“Right. Please continue with your story, Ben.”
“Anyway, rest at ease, all of you, for I have not searched any of you. Please do not be alarmed when I tell you your emotions rest quite easily within my grasp and searching further would feel as an intrusion.”
“Any man would take this knowledge and use it to his advantage against another man. It seems as if we have neglected the strongest of all gifts.” Pitney turned to Ottelo. “Previously, I thought making a man see what you wanted him to see was the greatest gift, even beyond Foresight. But now, I believe knowing the depth of a man’s despair would be far more useful if you were a manipulative sort.”
Upon hearing this, Edward’s back bristled and he swung Regal around in a circle, able to look them all in the eye, but locked his gaze on Pitney. “Then I am convinced of why the Great King bestowed the gift upon Benjamin, for he is the fairest and least manipulative of any man I have met.”
Pitney muttered something under his breath resembling an apology while Ottelo’s voice was heard loud and clear, “Honestly Pitney, what has gotten into you?” But Pitney just shook his head.
Benjamin tipped his hat in his brother’s direction, but said nothing more of the matter.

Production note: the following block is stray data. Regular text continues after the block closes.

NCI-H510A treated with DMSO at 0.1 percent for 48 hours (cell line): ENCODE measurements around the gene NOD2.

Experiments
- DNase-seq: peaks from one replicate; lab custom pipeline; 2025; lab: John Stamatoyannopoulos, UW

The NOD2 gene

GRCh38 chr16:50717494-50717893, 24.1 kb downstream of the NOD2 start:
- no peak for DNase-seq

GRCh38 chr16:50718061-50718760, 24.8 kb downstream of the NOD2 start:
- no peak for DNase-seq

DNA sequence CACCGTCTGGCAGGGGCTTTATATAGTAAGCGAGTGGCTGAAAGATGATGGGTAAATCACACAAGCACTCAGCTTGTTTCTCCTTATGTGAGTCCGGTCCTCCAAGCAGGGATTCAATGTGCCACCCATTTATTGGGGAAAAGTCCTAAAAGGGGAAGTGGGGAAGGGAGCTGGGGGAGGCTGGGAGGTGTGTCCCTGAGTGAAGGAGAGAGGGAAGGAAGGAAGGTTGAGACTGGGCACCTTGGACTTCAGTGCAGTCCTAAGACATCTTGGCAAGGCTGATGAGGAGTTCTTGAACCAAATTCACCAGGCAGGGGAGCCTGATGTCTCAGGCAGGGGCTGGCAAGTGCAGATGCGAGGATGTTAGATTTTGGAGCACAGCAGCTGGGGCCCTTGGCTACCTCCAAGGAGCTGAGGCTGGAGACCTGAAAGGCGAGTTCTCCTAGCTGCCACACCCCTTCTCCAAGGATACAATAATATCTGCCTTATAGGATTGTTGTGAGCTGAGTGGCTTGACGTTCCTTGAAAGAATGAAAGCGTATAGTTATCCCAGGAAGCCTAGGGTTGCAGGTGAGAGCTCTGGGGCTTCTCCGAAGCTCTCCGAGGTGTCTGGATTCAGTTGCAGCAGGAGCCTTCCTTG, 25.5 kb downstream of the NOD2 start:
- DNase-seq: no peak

“This groaning too intense for words was what I was met with as I pushed further towards the vex. I wanted to know more about who was to kill me in Havarth and to what end my life would come to, but also, I was curious as to why they seemed to be having a bit of a scuffle in regard to me. If all vex were evil, as we are led to believe, then why was one fighting the other in taking me to their ‘leader’? Could vex possibly have a change on conscious, or even a consciousness at all? We had been led to believe they were empty vessals of war, used for the purpose of creating and solidifying an army whose sole purpose was to destroy us. From the beginning of time, they have been corrupt and brought destruction. The conversation between the two was rather contrary to the fact, wasn’t it? When I began to push the vex who wished to not take me to Havarth, I was met with this frail, guttural grievance resembling that of a man. Intrigued, I pushed a bit further, as Yavin had taught me to. I was met with quite a block, too strong than any other creature I had encountered before. I assume this block was somehow inherent in their very existence…a manner of protection or built-in defense. And then, something extraordinary happened as I was flying, clasped in the talon of one who flew me up higher than my stomach cared to climb…I heard a voice, separate from the vex’s thoughts I had sensed before. I looked about me, my sight met with only clouds below me and a perfect blue sky surrounded me. Surely, there was not another man in my presence for me to hear. The voice spoke the words, ‘I’m sorry’ once, and as I tried to find more of the same voice, I had somehow missed my traveling companion’s quick descent.